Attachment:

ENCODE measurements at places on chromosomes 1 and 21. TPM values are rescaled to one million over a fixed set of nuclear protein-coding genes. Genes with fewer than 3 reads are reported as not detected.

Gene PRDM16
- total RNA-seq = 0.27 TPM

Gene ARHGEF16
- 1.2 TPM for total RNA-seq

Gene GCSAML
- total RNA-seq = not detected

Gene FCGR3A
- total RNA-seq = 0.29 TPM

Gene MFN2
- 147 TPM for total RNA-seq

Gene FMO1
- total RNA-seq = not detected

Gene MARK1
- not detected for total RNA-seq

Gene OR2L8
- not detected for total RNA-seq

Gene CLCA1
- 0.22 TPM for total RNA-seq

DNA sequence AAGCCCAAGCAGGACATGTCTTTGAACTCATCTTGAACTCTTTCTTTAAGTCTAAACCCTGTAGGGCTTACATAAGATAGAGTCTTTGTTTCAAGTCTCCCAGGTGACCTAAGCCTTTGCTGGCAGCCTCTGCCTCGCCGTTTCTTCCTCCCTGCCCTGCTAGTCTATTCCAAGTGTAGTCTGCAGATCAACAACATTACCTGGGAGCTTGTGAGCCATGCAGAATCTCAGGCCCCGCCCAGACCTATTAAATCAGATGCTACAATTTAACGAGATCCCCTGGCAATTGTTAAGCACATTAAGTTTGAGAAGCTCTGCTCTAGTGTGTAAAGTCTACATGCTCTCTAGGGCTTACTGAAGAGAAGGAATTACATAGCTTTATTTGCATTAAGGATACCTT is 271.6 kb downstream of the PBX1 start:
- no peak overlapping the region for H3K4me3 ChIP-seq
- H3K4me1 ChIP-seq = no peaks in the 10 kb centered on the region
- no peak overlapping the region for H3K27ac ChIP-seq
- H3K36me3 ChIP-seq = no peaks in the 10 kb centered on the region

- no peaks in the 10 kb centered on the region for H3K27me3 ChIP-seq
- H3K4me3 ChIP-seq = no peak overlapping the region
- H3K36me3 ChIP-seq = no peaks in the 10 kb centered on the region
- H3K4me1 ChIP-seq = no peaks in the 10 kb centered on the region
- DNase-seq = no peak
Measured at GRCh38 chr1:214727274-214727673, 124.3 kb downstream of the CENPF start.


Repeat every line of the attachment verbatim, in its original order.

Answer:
ENCODE measurements at places on chromosomes 1 and 21. TPM values are rescaled to one million over a fixed set of nuclear protein-coding genes. Genes with fewer than 3 reads are reported as not detected.

Gene PRDM16
- total RNA-seq = 0.27 TPM

Gene ARHGEF16
- 1.2 TPM for total RNA-seq

Gene GCSAML
- total RNA-seq = not detected

Gene FCGR3A
- total RNA-seq = 0.29 TPM

Gene MFN2
- 147 TPM for total RNA-seq

Gene FMO1
- total RNA-seq = not detected

Gene MARK1
- not detected for total RNA-seq

Gene OR2L8
- not detected for total RNA-seq

Gene CLCA1
- 0.22 TPM for total RNA-seq

DNA sequence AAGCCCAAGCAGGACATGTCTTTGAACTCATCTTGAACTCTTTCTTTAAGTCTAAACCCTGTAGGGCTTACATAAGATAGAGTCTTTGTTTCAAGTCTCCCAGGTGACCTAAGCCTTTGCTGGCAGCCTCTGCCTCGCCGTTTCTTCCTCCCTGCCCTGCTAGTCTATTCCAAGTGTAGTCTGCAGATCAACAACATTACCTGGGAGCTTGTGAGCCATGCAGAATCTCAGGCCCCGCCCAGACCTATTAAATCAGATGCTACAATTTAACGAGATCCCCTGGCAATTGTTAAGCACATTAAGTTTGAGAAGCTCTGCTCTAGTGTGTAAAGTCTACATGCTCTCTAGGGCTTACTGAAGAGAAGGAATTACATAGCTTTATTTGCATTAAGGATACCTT is 271.6 kb downstream of the PBX1 start:
- no peak overlapping the region for H3K4me3 ChIP-seq
- H3K4me1 ChIP-seq = no peaks in the 10 kb centered on the region
- no peak overlapping the region for H3K27ac ChIP-seq
- H3K36me3 ChIP-seq = no peaks in the 10 kb centered on the region

- no peaks in the 10 kb centered on the region for H3K27me3 ChIP-seq
- H3K4me3 ChIP-seq = no peak overlapping the region
- H3K36me3 ChIP-seq = no peaks in the 10 kb centered on the region
- H3K4me1 ChIP-seq = no peaks in the 10 kb centered on the region
- DNase-seq = no peak
Measured at GRCh38 chr1:214727274-214727673, 124.3 kb downstream of the CENPF start.